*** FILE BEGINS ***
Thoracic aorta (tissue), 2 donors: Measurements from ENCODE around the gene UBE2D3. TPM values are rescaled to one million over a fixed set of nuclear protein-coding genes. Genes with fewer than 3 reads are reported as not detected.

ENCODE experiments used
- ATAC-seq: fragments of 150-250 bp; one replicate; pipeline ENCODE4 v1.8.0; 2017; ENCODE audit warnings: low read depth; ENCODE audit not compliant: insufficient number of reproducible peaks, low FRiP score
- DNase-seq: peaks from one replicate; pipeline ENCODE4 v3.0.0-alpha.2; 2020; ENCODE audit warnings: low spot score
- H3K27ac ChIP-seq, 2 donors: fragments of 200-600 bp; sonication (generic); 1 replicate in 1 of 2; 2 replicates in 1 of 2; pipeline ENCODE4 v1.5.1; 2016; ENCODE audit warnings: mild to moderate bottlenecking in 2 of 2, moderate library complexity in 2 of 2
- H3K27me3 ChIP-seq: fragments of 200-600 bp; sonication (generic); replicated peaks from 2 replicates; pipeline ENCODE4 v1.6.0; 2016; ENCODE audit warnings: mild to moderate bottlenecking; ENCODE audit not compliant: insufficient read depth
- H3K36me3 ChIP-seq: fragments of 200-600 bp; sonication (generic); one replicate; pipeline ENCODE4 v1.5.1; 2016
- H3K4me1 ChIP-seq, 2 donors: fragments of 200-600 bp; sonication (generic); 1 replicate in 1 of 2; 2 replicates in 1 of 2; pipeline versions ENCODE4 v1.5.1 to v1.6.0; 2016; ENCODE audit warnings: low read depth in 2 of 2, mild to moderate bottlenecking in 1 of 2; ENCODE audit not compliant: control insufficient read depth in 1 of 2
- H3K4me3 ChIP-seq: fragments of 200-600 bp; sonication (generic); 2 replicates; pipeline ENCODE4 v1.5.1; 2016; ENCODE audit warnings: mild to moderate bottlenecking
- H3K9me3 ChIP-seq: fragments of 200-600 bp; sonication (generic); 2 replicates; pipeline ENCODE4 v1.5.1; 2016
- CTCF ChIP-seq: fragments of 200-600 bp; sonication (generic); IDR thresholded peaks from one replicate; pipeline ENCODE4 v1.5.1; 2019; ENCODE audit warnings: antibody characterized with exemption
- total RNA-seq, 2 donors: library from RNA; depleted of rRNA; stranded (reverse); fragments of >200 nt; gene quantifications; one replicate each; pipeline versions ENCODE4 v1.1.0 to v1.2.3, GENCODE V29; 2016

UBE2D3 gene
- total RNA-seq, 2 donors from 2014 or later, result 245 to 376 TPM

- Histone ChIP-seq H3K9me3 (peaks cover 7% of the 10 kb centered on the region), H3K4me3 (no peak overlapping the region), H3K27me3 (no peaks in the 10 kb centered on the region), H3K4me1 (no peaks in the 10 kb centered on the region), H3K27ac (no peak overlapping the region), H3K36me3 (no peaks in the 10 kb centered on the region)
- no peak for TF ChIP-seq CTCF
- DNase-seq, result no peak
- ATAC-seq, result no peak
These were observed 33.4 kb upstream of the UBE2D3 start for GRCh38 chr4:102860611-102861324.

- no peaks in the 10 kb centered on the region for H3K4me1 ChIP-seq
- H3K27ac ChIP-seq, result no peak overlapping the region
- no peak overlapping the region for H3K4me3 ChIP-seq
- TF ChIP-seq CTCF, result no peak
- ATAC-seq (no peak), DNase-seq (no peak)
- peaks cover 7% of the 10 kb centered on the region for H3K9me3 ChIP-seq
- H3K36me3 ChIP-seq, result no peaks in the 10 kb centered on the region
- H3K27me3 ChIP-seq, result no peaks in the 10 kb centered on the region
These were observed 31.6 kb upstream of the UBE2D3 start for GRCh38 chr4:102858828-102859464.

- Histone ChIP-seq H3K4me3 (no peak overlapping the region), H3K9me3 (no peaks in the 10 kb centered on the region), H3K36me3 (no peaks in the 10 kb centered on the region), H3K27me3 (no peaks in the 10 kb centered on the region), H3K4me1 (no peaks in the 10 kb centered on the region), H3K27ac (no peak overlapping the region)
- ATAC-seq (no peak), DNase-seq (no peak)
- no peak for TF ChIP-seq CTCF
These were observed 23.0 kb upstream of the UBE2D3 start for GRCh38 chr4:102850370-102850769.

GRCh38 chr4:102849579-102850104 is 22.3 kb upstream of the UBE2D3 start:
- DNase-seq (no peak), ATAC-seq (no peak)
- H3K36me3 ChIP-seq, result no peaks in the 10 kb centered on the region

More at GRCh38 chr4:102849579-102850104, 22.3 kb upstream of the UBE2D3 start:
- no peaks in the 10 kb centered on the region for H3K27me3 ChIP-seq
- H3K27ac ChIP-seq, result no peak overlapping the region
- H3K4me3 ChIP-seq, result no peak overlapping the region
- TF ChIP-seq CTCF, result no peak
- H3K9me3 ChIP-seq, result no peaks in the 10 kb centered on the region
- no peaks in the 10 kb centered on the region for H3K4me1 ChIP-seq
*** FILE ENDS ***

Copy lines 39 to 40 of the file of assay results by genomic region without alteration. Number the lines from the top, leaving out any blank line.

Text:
- H3K4me3 ChIP-seq, result no peak overlapping the region
- TF ChIP-seq CTCF, result no peak